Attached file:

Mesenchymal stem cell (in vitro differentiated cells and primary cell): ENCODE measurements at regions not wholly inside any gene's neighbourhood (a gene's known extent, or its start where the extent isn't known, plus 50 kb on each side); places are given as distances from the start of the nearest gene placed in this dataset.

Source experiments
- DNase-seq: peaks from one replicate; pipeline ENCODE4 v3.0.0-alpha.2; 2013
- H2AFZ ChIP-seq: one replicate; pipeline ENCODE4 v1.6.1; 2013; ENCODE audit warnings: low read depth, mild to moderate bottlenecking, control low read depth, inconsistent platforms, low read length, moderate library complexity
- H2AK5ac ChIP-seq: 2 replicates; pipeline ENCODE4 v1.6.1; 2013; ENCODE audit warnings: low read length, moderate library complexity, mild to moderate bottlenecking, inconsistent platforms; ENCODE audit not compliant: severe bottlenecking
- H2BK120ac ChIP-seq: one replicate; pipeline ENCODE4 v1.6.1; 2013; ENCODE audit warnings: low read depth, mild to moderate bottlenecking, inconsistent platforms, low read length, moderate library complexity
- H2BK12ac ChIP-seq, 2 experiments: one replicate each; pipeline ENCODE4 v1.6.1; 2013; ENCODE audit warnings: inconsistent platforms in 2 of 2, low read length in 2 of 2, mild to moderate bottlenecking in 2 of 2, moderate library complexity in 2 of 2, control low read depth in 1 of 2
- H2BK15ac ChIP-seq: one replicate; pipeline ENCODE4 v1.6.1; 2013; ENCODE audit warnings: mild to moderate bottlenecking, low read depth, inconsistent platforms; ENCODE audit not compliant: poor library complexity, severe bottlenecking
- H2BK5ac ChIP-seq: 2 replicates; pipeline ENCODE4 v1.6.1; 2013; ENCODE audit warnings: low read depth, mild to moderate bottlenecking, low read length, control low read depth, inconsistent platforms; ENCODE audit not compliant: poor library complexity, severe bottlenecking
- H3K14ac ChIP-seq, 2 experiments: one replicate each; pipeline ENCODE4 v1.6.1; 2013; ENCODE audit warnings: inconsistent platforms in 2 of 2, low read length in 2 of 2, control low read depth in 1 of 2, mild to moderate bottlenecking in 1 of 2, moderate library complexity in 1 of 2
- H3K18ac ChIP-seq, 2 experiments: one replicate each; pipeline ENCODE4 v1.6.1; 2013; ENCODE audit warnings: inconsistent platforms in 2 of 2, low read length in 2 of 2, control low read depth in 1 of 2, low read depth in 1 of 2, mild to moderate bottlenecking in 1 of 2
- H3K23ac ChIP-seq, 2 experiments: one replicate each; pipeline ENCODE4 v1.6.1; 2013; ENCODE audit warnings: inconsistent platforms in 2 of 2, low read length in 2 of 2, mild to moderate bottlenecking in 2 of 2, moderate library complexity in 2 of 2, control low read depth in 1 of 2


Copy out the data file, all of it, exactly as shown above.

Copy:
Mesenchymal stem cell (in vitro differentiated cells and primary cell): ENCODE measurements at regions not wholly inside any gene's neighbourhood (a gene's known extent, or its start where the extent isn't known, plus 50 kb on each side); places are given as distances from the start of the nearest gene placed in this dataset.

Source experiments
- DNase-seq: peaks from one replicate; pipeline ENCODE4 v3.0.0-alpha.2; 2013
- H2AFZ ChIP-seq: one replicate; pipeline ENCODE4 v1.6.1; 2013; ENCODE audit warnings: low read depth, mild to moderate bottlenecking, control low read depth, inconsistent platforms, low read length, moderate library complexity
- H2AK5ac ChIP-seq: 2 replicates; pipeline ENCODE4 v1.6.1; 2013; ENCODE audit warnings: low read length, moderate library complexity, mild to moderate bottlenecking, inconsistent platforms; ENCODE audit not compliant: severe bottlenecking
- H2BK120ac ChIP-seq: one replicate; pipeline ENCODE4 v1.6.1; 2013; ENCODE audit warnings: low read depth, mild to moderate bottlenecking, inconsistent platforms, low read length, moderate library complexity
- H2BK12ac ChIP-seq, 2 experiments: one replicate each; pipeline ENCODE4 v1.6.1; 2013; ENCODE audit warnings: inconsistent platforms in 2 of 2, low read length in 2 of 2, mild to moderate bottlenecking in 2 of 2, moderate library complexity in 2 of 2, control low read depth in 1 of 2
- H2BK15ac ChIP-seq: one replicate; pipeline ENCODE4 v1.6.1; 2013; ENCODE audit warnings: mild to moderate bottlenecking, low read depth, inconsistent platforms; ENCODE audit not compliant: poor library complexity, severe bottlenecking
- H2BK5ac ChIP-seq: 2 replicates; pipeline ENCODE4 v1.6.1; 2013; ENCODE audit warnings: low read depth, mild to moderate bottlenecking, low read length, control low read depth, inconsistent platforms; ENCODE audit not compliant: poor library complexity, severe bottlenecking
- H3K14ac ChIP-seq, 2 experiments: one replicate each; pipeline ENCODE4 v1.6.1; 2013; ENCODE audit warnings: inconsistent platforms in 2 of 2, low read length in 2 of 2, control low read depth in 1 of 2, mild to moderate bottlenecking in 1 of 2, moderate library complexity in 1 of 2
- H3K18ac ChIP-seq, 2 experiments: one replicate each; pipeline ENCODE4 v1.6.1; 2013; ENCODE audit warnings: inconsistent platforms in 2 of 2, low read length in 2 of 2, control low read depth in 1 of 2, low read depth in 1 of 2, mild to moderate bottlenecking in 1 of 2
- H3K23ac ChIP-seq, 2 experiments: one replicate each; pipeline ENCODE4 v1.6.1; 2013; ENCODE audit warnings: inconsistent platforms in 2 of 2, low read length in 2 of 2, mild to moderate bottlenecking in 2 of 2, moderate library complexity in 2 of 2, control low read depth in 1 of 2